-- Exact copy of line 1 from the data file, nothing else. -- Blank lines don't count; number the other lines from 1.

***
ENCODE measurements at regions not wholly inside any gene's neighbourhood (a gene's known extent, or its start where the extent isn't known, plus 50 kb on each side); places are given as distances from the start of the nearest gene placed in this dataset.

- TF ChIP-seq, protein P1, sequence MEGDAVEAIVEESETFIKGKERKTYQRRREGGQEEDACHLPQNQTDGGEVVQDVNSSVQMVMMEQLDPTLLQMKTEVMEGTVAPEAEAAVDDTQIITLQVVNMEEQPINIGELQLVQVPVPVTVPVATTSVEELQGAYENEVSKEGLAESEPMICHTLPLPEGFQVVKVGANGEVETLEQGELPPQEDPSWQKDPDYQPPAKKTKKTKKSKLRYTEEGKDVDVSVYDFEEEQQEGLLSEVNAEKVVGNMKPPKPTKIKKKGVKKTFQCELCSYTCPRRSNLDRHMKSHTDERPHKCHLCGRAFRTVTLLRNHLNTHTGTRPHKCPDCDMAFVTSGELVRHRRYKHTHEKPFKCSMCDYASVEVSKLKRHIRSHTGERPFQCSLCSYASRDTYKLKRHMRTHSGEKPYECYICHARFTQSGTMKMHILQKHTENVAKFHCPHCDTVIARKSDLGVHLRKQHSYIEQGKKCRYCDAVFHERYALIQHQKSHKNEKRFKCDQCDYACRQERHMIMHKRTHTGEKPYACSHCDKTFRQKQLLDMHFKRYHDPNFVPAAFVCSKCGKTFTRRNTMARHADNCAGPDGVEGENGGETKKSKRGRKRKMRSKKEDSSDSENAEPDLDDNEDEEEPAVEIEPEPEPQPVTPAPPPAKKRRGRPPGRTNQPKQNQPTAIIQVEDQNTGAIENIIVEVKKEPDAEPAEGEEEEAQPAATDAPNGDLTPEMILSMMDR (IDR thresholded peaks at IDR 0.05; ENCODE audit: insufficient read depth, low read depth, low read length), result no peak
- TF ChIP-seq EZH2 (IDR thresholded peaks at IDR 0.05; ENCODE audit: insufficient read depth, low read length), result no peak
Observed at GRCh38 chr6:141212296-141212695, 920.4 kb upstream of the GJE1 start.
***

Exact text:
ENCODE measurements at regions not wholly inside any gene's neighbourhood (a gene's known extent, or its start where the extent isn't known, plus 50 kb on each side); places are given as distances from the start of the nearest gene placed in this dataset.